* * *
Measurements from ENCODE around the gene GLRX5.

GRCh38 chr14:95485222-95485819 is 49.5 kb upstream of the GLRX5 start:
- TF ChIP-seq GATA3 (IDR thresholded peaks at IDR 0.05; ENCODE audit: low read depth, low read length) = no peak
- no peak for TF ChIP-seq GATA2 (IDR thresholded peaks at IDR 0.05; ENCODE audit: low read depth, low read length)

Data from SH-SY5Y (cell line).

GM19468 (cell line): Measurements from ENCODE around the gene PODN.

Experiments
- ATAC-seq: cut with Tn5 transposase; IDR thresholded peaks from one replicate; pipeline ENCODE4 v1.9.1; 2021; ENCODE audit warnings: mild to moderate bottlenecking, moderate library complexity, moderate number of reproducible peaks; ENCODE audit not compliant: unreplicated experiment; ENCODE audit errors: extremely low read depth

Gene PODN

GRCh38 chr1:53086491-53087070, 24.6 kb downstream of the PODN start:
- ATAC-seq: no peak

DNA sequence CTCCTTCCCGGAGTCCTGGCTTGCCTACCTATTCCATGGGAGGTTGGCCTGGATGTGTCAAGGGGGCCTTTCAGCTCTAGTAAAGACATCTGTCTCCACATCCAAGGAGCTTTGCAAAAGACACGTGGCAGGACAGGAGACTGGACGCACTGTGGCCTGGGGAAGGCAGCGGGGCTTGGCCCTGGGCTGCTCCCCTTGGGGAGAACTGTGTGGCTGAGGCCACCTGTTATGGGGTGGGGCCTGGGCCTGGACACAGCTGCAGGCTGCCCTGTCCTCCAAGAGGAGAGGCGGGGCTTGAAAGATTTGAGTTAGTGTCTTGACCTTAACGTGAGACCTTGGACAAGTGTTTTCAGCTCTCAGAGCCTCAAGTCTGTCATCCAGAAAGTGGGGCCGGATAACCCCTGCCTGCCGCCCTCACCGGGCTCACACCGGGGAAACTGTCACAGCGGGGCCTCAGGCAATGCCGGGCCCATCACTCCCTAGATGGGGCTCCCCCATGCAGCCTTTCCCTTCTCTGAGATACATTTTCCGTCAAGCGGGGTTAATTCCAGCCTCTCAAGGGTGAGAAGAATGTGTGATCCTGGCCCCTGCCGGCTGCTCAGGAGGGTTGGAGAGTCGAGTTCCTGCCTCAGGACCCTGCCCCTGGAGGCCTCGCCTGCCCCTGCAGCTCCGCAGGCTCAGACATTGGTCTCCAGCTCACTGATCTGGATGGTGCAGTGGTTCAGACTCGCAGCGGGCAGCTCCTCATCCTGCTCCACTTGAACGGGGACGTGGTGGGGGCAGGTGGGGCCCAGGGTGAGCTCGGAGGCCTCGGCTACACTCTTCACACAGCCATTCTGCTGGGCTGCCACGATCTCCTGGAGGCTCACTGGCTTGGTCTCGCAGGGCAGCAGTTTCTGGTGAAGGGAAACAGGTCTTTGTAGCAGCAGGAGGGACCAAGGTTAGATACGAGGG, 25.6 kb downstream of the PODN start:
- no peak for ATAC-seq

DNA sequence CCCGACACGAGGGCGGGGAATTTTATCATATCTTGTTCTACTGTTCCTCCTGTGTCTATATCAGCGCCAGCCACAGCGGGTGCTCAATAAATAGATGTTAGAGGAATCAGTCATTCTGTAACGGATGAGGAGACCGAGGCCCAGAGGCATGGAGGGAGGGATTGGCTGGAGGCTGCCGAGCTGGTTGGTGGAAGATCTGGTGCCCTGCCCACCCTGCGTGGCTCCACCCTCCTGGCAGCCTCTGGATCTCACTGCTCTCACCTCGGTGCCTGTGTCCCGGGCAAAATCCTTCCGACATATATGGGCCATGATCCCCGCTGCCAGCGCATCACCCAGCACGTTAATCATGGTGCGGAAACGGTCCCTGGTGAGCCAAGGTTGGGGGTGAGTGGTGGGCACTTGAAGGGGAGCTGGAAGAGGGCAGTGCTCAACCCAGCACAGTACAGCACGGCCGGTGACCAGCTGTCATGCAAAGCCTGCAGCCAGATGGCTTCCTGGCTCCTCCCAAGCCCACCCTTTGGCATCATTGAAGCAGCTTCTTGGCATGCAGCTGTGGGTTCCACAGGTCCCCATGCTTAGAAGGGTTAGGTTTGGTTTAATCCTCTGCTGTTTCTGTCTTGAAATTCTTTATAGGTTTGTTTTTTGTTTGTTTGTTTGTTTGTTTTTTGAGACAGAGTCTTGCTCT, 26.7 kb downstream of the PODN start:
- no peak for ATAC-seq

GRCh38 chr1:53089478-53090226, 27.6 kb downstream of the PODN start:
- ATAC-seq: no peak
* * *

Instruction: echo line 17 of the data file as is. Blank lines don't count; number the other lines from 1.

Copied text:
- ATAC-seq: no peak